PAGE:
Making Lambda Calculus: Concrete and Abstract

Today I'd like to talk about the making of the last post. This is a collection of observations and choices that I found interesting.

Using OCaml and js_of_ocaml

The most unique technology choice I made on this project was the choice to use OCaml and js_of_ocaml. OCaml is a niche language, especially for web programming (Reason is much more common, but still niche).

I've had a lot of experience trying to do PL-related projects that work online. At different times I've used vanilla JS, Haskell (GHCJS), and Reason. OCaml (with js_of_ocaml) has been easily my most positive experience:

  • The compiler is fast
  • The language itself is amazing
  • My experience with libraries has been very positive
  • dune is the nicest build system I've used
  • Jane Street's expect and inline tests make testing a pleasure

The most problematic part of this stack has been TyXML, the library used to build DOM trees from OCaml. The problem is that in my experience it's very easy to trigger type errors and they're often inscrutable. The TyXML docs give this as an example error (it's saying that b is not allowed in title):

let mytitle = title (b [txt "A Bold Web Page"])
Error: This expression has type ([> Html_types.b ] as 'a) elt
       but an expression was expected of type
         ([< Html_types.title_content_fun ] as 'b) elt = 'b elt
       Type 'a = [> `B ] is not compatible with type 'b = [< `PCDATA ]
       The second variant type does not allow tag(s) `B

But let me tell you, this is very tame compared to a lot of the errors I encountered. I've found that using TyXML requires you to know html pretty well, know OCaml pretty well, spend time with the docs, and look at examples.

js_of_ocaml build size is not great, but not horrible either. My latest build was 877K. Far smaller than what GHCJS would produce, but far larger than writing this code by hand. There's a post on the OCaml forums discussing build sizes, the main takeaways that I can see are to use the profile=release flag and avoid libraries you don't need. This has been the biggest reason I've stuck with the Base library instead of using Core_kernel. Like the author of that post, I've gotten the build to 800-900k and decided that it's good enough for me, but I'd love to hear if there's an easy way to make my builds significantly smaller.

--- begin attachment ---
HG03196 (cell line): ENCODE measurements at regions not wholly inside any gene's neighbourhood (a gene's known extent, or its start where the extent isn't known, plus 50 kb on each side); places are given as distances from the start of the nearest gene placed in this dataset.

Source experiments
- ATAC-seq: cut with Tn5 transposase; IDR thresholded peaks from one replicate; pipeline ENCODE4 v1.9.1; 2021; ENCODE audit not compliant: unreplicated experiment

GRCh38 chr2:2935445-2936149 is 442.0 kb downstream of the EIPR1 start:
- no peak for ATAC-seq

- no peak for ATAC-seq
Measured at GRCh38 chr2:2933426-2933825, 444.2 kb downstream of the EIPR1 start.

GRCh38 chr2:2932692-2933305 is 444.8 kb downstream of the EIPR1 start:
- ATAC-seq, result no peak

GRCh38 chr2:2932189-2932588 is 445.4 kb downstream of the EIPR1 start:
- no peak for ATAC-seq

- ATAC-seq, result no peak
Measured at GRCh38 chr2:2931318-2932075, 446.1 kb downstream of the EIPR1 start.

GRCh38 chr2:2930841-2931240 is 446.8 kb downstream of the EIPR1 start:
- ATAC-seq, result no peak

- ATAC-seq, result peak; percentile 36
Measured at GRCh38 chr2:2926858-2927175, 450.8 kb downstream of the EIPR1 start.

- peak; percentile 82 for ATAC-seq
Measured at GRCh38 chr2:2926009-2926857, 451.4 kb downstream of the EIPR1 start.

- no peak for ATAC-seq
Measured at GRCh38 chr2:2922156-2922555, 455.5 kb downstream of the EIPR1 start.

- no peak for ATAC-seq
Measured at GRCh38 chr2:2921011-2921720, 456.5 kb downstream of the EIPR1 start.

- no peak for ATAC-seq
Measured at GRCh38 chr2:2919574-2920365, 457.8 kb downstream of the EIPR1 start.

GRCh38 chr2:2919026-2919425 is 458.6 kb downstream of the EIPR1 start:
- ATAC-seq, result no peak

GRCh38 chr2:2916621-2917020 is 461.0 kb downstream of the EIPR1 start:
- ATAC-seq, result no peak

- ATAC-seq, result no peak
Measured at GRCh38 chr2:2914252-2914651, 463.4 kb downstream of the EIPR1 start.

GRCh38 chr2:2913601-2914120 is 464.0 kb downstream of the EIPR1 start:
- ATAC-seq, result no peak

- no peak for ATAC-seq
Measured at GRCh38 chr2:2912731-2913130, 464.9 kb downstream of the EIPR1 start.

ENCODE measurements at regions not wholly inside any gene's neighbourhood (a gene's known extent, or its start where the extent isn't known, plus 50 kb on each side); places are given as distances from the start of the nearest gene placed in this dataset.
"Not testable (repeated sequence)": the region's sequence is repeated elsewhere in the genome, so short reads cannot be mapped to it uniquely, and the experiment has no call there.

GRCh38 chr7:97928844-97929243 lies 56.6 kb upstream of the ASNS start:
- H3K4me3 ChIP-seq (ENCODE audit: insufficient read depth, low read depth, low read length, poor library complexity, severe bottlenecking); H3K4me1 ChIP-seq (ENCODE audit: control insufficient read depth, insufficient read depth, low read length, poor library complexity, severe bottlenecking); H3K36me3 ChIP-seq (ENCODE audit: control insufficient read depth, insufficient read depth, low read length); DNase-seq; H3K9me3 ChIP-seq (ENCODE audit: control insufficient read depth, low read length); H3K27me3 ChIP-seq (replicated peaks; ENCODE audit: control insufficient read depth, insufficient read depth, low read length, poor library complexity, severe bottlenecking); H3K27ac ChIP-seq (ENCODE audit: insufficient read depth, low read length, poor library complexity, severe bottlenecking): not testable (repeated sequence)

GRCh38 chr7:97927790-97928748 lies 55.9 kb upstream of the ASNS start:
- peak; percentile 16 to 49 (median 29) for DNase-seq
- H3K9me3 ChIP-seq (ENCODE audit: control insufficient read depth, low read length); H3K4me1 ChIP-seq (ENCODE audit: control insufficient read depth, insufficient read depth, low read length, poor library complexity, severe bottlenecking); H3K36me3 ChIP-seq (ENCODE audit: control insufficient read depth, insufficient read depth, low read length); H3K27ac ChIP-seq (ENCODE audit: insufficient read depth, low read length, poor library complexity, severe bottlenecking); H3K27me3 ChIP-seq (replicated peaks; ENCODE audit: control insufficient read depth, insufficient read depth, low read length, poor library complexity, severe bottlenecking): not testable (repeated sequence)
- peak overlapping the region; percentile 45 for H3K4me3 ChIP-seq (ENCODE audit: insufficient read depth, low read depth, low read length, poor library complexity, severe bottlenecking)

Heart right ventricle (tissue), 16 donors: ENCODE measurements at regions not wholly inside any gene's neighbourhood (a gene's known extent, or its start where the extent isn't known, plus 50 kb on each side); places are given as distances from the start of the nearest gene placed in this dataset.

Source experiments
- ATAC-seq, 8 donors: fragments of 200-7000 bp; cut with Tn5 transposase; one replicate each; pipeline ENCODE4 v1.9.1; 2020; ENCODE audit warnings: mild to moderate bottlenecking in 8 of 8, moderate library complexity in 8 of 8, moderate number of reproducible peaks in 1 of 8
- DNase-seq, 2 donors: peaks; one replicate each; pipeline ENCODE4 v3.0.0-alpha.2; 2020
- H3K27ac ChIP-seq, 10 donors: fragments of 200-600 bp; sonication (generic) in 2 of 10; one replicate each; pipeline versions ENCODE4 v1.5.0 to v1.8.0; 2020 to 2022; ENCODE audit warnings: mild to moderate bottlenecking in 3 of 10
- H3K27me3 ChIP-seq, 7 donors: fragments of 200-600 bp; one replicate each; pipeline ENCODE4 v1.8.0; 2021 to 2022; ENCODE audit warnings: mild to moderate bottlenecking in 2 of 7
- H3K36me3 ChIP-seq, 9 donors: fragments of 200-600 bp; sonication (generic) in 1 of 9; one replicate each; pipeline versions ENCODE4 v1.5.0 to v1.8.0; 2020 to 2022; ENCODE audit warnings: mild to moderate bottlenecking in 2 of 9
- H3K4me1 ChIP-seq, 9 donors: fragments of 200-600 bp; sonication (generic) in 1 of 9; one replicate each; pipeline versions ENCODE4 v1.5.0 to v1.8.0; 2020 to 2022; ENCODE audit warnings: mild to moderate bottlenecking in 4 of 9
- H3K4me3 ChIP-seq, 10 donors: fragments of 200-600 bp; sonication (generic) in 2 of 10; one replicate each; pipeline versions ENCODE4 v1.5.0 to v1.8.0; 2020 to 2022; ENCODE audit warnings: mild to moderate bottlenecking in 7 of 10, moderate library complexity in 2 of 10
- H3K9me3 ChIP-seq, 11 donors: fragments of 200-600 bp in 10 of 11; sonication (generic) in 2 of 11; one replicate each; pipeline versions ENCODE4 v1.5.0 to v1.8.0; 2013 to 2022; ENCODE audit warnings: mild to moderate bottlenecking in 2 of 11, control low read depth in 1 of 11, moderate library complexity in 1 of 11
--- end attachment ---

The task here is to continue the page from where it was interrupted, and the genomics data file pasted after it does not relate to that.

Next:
Reactive Programming

I've been using the react library by Daniel Bünzli for reactive programming (This is not the same as Facebook's React, by the way. OCaml's react is apparently several years older). I've very much enjoyed the experience and haven't had any problems (though my application is quite simple). One issue on my radar is that React can leak memory (when run in the browser) due to the lack of weak references in JavaScript. My application is far from needing to worry about this, but when I get to that point I plan to try Daniel's new note library, which is meant as a successor to React (mostly to avoid this problem, as I understand it).

There are three examples that have been especially useful to me in understanding how js_of_ocaml and react work:


The demo uses my own Range module to model input selections. The core type is simply two positions in the input buffer:

type t =
  { start : int
  ; finish : int

There are a few operations we want to support, like merging ranges, checking for intersection, checking for subranges, etc. This is the kind of data type which is extremely simple, yet I think demonstrates the level of care which has to be taken to make really good software. A simple and clear model with a small set of primitives, this is the kind of software I really enjoy writing.